Friday, December 18, 2009

Shop for a Kindle

Amazon now has a way have direct link to a specific product and if a blog reader buys it via this link the blogger makes 15% of the purchase price. Kinda neat!

Friday, December 11, 2009

The Unquiet Library

Keep an eye on this site it's full of stuff about "21st-century" learning and is sure to change and grow as time goes on.
Take a look at the video "Connected Student Toolbox" for a vision of the future.

in reference to: The Unquiet Library 2009-10 (view on Google Sidewiki)

Wednesday, December 2, 2009

Google Sidewiki Works

Thanks for the explicit directions! I've seen this before but haven't used it until now.

in reference to:

"Click on the Sidewiki button on any web page Add helpful information about the entire page or any part of the page Publish to the browser sidebar for others to read"
- Google Sidewiki (view on Google Sidewiki)

Wednesday, August 19, 2009


Here's a really neat free tool that works in conjunction with your browser to enable you to share on lots of different forums really easily.

ShareThis adds an icon, like the RSS feed icon, right in the address box of your browser. Clicking on it opens a list of various social networking links such at Twitter, Facebook, Blogger, Delicious, etc. In just couple clicks you can share stuff in a variety of ways.

Social Media Revolution?

An interesting video referred on LM_NET by Lizanel Boman from Ryan Seacrest's page(!?).

Get on board or get off the track!

Monday, June 1, 2009

Eight Tips for Super Searching

Interesting article from PC Magazine, Eight Tips for Super Searching. I'm always looking for new search techniques and sharing them with kids and teachers as appropriate.
In other news, Microsoft has released it's new search engine, Bing. It's got some new features and a neat home page effect (could be distracting?).
I notice that in the above article they still refer to MS Live Search but the link is re-directed to Bing.

Shared via AddThis

Wednesday, May 13, 2009

Print Can Be Wrong Too!

Great little article on the SpeEdChange blog discusses how print media can be wrong too.

Thursday, May 7, 2009

Britannica Widgets

Encyclopaedia Britannica has recently made a series of widgets available which can be embedded into a blog or website. They come in a variety of "flavors," e.g. U.S. Presidents, brain, dogs, philosophy, with more to come.

The widgets are dynamic and show a snippet of information about one of several topics under that particular heading. There is also a link to the article in Britannica itself. One caveat is that the version of Britannica used is the commercial version which is different from the version many schools and colleges use. But it's still a pretty nifty little series of tools.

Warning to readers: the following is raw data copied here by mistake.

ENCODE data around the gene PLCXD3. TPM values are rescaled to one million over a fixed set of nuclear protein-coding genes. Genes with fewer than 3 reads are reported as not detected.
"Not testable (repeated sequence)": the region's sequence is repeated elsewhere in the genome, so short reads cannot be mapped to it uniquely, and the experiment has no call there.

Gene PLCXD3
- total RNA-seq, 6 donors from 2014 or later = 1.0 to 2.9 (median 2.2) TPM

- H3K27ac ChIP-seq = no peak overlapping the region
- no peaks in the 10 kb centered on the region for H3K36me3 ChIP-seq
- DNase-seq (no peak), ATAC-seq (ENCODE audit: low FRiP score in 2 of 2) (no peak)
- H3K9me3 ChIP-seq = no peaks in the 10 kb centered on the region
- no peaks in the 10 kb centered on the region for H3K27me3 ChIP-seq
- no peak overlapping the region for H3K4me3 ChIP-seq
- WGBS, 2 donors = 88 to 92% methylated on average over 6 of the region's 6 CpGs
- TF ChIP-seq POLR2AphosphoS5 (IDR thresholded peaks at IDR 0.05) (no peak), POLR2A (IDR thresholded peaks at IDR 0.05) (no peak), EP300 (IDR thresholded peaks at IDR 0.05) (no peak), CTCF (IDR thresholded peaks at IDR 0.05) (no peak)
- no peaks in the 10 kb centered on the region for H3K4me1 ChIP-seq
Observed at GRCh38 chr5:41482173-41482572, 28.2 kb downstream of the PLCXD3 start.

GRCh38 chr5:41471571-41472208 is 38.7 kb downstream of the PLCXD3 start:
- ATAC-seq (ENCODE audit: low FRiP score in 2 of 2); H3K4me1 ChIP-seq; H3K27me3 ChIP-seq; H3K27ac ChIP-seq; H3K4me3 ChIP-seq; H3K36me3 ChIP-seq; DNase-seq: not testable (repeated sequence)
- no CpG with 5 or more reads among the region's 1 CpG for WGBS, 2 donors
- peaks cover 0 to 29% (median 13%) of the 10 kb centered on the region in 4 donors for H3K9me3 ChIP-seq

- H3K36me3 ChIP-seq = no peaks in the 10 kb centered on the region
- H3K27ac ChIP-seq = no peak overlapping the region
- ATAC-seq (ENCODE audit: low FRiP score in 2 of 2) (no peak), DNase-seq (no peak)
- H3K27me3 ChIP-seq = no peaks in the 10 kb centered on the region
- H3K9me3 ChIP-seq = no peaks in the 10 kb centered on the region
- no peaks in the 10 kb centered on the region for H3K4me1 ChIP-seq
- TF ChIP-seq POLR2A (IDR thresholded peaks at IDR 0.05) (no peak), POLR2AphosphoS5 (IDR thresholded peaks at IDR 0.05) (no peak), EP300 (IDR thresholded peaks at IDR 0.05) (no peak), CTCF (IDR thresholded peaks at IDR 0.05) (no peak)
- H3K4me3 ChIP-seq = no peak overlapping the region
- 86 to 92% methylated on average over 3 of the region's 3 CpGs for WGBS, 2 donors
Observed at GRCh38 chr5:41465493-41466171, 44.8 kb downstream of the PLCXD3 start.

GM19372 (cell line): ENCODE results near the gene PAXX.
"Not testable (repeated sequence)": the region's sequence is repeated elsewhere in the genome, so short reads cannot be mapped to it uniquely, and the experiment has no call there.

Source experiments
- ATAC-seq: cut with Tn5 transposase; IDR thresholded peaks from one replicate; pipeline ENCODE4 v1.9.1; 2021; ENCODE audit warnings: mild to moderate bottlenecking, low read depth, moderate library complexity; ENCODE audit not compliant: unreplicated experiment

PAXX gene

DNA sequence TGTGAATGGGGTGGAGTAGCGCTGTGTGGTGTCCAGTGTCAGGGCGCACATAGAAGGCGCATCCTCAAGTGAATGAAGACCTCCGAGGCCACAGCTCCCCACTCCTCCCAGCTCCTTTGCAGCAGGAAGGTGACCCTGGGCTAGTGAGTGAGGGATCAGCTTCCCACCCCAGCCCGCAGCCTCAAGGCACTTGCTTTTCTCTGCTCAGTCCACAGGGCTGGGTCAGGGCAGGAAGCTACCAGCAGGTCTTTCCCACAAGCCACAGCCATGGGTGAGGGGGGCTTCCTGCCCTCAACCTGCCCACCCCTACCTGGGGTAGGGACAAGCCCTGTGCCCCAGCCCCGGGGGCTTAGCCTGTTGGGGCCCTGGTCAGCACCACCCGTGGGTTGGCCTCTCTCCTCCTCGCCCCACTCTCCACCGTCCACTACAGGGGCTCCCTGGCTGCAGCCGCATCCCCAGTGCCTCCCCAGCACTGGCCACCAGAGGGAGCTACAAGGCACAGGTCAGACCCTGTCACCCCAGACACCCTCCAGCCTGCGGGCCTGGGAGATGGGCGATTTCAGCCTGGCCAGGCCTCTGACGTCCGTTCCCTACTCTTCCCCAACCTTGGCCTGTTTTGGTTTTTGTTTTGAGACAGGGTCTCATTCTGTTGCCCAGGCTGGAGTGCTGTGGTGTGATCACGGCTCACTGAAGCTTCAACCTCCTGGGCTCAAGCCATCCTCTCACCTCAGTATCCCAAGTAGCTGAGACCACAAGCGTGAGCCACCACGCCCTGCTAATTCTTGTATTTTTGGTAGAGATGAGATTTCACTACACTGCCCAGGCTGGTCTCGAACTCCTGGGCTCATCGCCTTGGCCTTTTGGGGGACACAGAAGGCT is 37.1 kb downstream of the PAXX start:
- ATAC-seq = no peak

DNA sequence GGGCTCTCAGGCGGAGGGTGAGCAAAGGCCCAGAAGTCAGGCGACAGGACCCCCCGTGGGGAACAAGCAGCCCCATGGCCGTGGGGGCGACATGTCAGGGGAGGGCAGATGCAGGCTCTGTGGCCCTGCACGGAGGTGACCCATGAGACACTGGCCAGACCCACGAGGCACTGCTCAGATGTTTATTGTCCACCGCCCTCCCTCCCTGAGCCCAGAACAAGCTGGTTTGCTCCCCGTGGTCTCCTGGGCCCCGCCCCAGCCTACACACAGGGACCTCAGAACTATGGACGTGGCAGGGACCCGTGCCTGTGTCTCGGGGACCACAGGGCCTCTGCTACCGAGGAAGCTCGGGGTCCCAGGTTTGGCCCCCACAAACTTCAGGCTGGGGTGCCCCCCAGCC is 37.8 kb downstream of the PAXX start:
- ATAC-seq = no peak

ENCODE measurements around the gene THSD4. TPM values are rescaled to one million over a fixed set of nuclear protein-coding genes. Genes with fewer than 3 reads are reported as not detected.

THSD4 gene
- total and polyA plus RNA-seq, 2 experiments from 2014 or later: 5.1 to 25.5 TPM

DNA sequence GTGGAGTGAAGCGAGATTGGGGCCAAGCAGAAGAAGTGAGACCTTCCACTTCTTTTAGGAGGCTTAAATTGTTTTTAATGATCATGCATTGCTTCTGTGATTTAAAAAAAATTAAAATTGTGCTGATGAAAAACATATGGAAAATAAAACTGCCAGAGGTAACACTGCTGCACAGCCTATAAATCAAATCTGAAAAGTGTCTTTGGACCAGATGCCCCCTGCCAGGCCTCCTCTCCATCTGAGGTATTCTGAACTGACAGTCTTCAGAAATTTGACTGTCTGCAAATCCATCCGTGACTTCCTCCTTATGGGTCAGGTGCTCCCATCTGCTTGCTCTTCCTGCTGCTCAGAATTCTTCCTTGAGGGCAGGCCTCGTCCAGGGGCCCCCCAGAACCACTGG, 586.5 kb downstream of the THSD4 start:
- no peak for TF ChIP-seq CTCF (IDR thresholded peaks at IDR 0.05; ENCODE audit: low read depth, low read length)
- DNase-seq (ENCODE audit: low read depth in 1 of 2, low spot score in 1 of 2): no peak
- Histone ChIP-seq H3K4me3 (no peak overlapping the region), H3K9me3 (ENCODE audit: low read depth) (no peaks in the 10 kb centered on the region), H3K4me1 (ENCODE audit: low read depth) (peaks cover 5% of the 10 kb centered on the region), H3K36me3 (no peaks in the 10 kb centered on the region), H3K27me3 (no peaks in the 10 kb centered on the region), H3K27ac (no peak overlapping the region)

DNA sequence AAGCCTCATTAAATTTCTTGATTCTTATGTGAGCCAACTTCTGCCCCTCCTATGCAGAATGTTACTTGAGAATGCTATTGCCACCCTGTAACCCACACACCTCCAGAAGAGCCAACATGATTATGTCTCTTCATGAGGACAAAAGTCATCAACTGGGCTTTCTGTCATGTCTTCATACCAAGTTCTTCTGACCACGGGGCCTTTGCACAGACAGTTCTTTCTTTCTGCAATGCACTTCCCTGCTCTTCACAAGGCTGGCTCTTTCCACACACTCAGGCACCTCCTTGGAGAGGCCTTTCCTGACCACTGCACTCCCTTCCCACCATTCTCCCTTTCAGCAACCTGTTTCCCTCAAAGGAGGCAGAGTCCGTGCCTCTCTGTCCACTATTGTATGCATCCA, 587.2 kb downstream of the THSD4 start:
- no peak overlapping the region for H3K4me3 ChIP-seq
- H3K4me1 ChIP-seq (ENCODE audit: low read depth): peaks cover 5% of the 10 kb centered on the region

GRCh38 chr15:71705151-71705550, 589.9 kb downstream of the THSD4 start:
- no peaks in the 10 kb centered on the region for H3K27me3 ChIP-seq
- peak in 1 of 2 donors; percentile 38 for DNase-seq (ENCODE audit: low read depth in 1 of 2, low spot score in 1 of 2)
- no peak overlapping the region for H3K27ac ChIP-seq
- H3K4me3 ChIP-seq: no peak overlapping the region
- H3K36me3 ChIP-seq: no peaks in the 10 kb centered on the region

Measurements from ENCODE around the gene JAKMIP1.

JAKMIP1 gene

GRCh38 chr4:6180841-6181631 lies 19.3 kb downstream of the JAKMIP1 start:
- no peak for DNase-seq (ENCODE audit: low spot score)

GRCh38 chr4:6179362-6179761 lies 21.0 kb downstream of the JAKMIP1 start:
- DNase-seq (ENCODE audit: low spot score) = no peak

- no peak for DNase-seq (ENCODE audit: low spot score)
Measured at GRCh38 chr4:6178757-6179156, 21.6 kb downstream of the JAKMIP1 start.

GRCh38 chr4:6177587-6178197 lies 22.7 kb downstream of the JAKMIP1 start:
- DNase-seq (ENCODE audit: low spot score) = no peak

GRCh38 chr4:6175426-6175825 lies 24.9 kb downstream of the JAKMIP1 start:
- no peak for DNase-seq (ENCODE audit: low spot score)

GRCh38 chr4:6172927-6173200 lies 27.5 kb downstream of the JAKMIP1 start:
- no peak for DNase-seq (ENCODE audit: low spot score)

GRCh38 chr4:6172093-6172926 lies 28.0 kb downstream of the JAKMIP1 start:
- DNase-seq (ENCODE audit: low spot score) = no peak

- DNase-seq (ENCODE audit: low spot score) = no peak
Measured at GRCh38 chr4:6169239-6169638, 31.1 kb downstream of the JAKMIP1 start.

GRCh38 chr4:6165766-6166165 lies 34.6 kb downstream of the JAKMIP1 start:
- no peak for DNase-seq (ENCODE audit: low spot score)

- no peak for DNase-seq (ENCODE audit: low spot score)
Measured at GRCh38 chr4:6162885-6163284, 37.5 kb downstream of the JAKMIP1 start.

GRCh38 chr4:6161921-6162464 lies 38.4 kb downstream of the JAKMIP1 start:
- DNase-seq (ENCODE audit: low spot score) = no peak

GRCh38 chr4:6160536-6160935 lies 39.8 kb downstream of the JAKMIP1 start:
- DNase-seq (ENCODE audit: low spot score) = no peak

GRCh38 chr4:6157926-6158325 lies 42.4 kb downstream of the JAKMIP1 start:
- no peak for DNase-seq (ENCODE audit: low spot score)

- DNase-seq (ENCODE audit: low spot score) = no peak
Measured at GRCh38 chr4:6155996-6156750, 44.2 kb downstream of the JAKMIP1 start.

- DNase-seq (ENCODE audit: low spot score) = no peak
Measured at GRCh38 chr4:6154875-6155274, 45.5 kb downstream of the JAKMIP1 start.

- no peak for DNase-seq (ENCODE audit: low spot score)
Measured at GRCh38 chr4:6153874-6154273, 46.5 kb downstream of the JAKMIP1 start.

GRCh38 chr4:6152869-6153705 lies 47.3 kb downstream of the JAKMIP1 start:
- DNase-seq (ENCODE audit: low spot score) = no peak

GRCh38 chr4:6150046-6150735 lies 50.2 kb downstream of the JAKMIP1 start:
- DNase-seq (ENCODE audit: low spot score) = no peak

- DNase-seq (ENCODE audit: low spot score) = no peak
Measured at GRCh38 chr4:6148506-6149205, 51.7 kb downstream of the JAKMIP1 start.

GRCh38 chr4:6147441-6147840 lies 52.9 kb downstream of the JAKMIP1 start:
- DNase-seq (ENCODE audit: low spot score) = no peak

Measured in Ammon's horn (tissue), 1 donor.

I've embedded several into the library web pages. See, for example, the page on U.S. history which uses the U.S. Presidents widget.

For more info on the widgets and to watch a video about how easy it is to embed them in your site go to Brtiannica's Assets & Widgets page.

Wednesday, May 6, 2009

Try is becoming the new standard for link shortening.

ReadWriteWeb has an interesting posting about it here. "A little startup called has unseated TinyURL as the default link shortening service on Twitter. This isn't just about shortening links, though. "The truth about," enterprise software analyst James Governor said today, "is that it's not a URL shortener, it's a trend management and metrics platform."

This is's link to the California School Libraries Work! wiki .

Wednesday, April 1, 2009

Embedding Video in a Blog

Well, I finally embedded a video in the library news blog, Library Leaves.

I took a one-minute clip at the Mock Senate yesterday with my little Panasonic library camera. It shows a student, Ian Kaufman, speaking about lowering the drinking age.

I use Picasa at home to manage my pictures and was able to save it there and then insert it using the video insertion tool on Blogger. It worked just fine.

Take a look. Now that I've done it once I may just do it again!

Friday, March 27, 2009

AL Direct, the online journal of the American Library Association, recently (Mar. 25) had a link to a Google Blogoscoped posting about an experiment Google is running which gives more search options using regular Google search "Tony Ruscoe and Philipp Lenssen write: “Google is running an experiment in their search results, apparently shown to a portion of their users. On search results, say for the query comic books, a link in the top blue bar will read ‘Show options.’ Click it, and a side bar full of options expands to the left. One of the most interesting experiments is the ‘wonder wheel’. This will show a Flash-based interactive mini app which starts with your keyword in the center, and related terms around it.”..."

The technology involves downloading a cookie to the specific computer so the blog posting gives the code that needs to be sent to Google to put the "Show options..." into effect.

For a long time I've been waiting for Google to become more graphical and this is an admittedly baby step in that direction.

Some of the other options allow the searcher to limit the search by media type and date range. There is also a tool which give a time line of the search terms.

How useful all this is waits to be seen but it's always good to see what Google engineers are working on.

BTW, there doesn't seem to be anything at Google Labs on this topic/tool yet.